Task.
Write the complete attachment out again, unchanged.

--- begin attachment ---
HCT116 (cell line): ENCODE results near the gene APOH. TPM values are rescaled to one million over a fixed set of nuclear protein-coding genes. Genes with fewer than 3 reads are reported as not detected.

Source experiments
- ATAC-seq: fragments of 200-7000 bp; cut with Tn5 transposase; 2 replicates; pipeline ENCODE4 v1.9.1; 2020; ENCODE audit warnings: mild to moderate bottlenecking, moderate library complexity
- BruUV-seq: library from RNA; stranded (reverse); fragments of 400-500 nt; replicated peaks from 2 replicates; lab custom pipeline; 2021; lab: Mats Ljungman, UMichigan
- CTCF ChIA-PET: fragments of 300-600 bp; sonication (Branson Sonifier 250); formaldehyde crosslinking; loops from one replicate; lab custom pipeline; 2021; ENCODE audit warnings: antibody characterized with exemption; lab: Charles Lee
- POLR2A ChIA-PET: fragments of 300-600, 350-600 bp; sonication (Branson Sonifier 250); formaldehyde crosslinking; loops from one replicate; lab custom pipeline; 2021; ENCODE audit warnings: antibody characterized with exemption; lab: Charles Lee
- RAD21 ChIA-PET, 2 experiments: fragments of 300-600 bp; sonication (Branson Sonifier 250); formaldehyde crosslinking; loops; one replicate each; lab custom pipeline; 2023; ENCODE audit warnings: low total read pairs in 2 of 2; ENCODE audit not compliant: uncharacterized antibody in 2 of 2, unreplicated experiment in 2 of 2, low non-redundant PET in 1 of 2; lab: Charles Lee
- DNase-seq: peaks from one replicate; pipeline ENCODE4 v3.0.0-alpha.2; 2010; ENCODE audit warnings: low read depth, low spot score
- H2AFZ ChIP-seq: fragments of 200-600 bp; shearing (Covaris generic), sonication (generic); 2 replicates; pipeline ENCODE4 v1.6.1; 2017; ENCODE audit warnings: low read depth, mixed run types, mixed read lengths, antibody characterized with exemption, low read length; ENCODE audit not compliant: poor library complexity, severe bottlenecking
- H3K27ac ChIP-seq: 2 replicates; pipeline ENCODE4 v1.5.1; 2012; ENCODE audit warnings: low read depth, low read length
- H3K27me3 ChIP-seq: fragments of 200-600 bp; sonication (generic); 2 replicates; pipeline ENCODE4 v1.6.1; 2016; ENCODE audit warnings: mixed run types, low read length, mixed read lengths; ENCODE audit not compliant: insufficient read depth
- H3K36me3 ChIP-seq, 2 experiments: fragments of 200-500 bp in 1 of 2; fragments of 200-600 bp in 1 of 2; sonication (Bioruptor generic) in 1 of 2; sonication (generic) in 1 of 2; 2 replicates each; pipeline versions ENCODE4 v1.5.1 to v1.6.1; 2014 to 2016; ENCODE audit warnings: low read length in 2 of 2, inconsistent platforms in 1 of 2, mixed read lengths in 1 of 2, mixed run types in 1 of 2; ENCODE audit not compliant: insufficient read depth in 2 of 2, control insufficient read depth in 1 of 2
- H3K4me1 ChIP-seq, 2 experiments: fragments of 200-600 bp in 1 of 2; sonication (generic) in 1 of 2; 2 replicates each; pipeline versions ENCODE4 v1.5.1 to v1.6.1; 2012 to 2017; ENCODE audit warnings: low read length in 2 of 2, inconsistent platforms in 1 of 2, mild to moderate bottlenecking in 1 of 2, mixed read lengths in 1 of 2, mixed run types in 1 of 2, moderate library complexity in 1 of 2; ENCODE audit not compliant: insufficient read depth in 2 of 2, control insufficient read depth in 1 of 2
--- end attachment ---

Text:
HCT116 (cell line): ENCODE results near the gene APOH. TPM values are rescaled to one million over a fixed set of nuclear protein-coding genes. Genes with fewer than 3 reads are reported as not detected.

Source experiments
- ATAC-seq: fragments of 200-7000 bp; cut with Tn5 transposase; 2 replicates; pipeline ENCODE4 v1.9.1; 2020; ENCODE audit warnings: mild to moderate bottlenecking, moderate library complexity
- BruUV-seq: library from RNA; stranded (reverse); fragments of 400-500 nt; replicated peaks from 2 replicates; lab custom pipeline; 2021; lab: Mats Ljungman, UMichigan
- CTCF ChIA-PET: fragments of 300-600 bp; sonication (Branson Sonifier 250); formaldehyde crosslinking; loops from one replicate; lab custom pipeline; 2021; ENCODE audit warnings: antibody characterized with exemption; lab: Charles Lee
- POLR2A ChIA-PET: fragments of 300-600, 350-600 bp; sonication (Branson Sonifier 250); formaldehyde crosslinking; loops from one replicate; lab custom pipeline; 2021; ENCODE audit warnings: antibody characterized with exemption; lab: Charles Lee
- RAD21 ChIA-PET, 2 experiments: fragments of 300-600 bp; sonication (Branson Sonifier 250); formaldehyde crosslinking; loops; one replicate each; lab custom pipeline; 2023; ENCODE audit warnings: low total read pairs in 2 of 2; ENCODE audit not compliant: uncharacterized antibody in 2 of 2, unreplicated experiment in 2 of 2, low non-redundant PET in 1 of 2; lab: Charles Lee
- DNase-seq: peaks from one replicate; pipeline ENCODE4 v3.0.0-alpha.2; 2010; ENCODE audit warnings: low read depth, low spot score
- H2AFZ ChIP-seq: fragments of 200-600 bp; shearing (Covaris generic), sonication (generic); 2 replicates; pipeline ENCODE4 v1.6.1; 2017; ENCODE audit warnings: low read depth, mixed run types, mixed read lengths, antibody characterized with exemption, low read length; ENCODE audit not compliant: poor library complexity, severe bottlenecking
- H3K27ac ChIP-seq: 2 replicates; pipeline ENCODE4 v1.5.1; 2012; ENCODE audit warnings: low read depth, low read length
- H3K27me3 ChIP-seq: fragments of 200-600 bp; sonication (generic); 2 replicates; pipeline ENCODE4 v1.6.1; 2016; ENCODE audit warnings: mixed run types, low read length, mixed read lengths; ENCODE audit not compliant: insufficient read depth
- H3K36me3 ChIP-seq, 2 experiments: fragments of 200-500 bp in 1 of 2; fragments of 200-600 bp in 1 of 2; sonication (Bioruptor generic) in 1 of 2; sonication (generic) in 1 of 2; 2 replicates each; pipeline versions ENCODE4 v1.5.1 to v1.6.1; 2014 to 2016; ENCODE audit warnings: low read length in 2 of 2, inconsistent platforms in 1 of 2, mixed read lengths in 1 of 2, mixed run types in 1 of 2; ENCODE audit not compliant: insufficient read depth in 2 of 2, control insufficient read depth in 1 of 2
- H3K4me1 ChIP-seq, 2 experiments: fragments of 200-600 bp in 1 of 2; sonication (generic) in 1 of 2; 2 replicates each; pipeline versions ENCODE4 v1.5.1 to v1.6.1; 2012 to 2017; ENCODE audit warnings: low read length in 2 of 2, inconsistent platforms in 1 of 2, mild to moderate bottlenecking in 1 of 2, mixed read lengths in 1 of 2, mixed run types in 1 of 2, moderate library complexity in 1 of 2; ENCODE audit not compliant: insufficient read depth in 2 of 2, control insufficient read depth in 1 of 2